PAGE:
First of multiple executions carried out
Three other lethal injections have been blocked by challenges
Arkansas executed an inmate for the first time in nearly a dozen years as part of its plan to execute several inmates before a drug expires on April 30.
VARNER, Ark. — Arkansas executed an inmate for the first time in nearly a dozen years as part of its plan to execute several inmates before a drug expires April 30, despite court rulings that have already spared three men.
Ledell Lee was pronounced dead at 11:56 p.m. Thursday, four minutes before his death warrant was to expire. The 51year-old Lee was given the death penalty for the 1993 death of his neighbor, Debra Reese, whom Lee struck 36 times with a tire tool.
A prison spokesman said Lee on Thursday declined a last meal and opted instead to receive Communion.
Arkansas dropped plans to execute a second inmate, Stacey Johnson, on the same day after the state Supreme Court said it wouldn’t reconsider his stay, which was issued so Johnson could seek more DNA tests in hopes of proving his innocence. Two more inmates are set to die Monday, and one on April 27.
The U.S. Supreme Court cleared the way for Lee’s execution less than an hour before his death warrant was set to expire at midnight, rejecting a round of last-minute appeals the condemned inmate’s attorneys had filed. An earlier ruling from the state Supreme Court allowing officials to use a lethal injection drug that a supplier says was obtained by misleading the company cleared the way for Lee’s execution.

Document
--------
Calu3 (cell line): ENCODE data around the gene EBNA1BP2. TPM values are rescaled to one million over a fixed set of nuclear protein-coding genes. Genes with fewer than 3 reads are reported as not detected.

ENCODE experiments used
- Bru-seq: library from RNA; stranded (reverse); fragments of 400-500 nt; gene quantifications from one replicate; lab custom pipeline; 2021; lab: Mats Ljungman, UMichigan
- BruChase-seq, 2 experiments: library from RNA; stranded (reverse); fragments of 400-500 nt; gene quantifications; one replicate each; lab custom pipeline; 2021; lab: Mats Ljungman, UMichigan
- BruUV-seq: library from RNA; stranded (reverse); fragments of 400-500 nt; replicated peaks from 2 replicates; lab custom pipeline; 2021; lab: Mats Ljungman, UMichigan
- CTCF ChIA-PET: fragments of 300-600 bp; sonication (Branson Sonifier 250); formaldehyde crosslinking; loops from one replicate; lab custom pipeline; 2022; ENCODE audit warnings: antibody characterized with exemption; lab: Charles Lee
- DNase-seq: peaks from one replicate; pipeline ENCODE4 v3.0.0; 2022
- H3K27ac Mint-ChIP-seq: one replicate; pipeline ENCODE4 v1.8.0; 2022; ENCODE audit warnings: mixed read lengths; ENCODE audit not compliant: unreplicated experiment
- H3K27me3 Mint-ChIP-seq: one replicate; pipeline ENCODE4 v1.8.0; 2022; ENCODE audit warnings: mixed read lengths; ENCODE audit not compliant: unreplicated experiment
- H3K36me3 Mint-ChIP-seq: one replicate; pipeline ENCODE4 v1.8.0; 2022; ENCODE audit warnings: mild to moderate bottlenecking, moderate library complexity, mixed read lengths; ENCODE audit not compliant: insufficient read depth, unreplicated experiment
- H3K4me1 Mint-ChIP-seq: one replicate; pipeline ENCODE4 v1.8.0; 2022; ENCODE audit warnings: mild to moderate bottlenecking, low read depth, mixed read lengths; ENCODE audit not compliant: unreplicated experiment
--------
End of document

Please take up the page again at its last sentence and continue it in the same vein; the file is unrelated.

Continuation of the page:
The state originally set four double executions over an 11day period in April. The eight executions would have been the most by a state in such a compressed period since the U.S. Supreme Court reinstated the death penalty in 1976. The state says the executions need to be carried out before its supply of one lethal injection drug, midazolam, expires on April 30. Three executions were canceled because of court decisions, and legal rulings have put at least one of the other five in doubt.
Justices on Thursday reversed an order by Pulaski County Circuit Judge Alice Gray that halted the use of vecuronium bromide, one of three drugs used in the state’s lethal injection process, in any execution. McKesson Corp. said that the state obtained the drug under false pretenses and that it wants nothing to do with executions.
McKesson said it was disappointed in the court’s ruling.
“We believe we have done all we can do at this time to recover our product,” the company said in a statement.
Justices also denied an attempt by makers of midazolam and potassium chloride — the two other drugs in Arkansas’ execution plan — to intervene in McKesson’s fight over the vecuronium bromide.
The pharmaceutical companies say that there is a public health risk if their drugs are diverted for use in executions and that the state’s possession of the drugs violates rules within their distribution networks.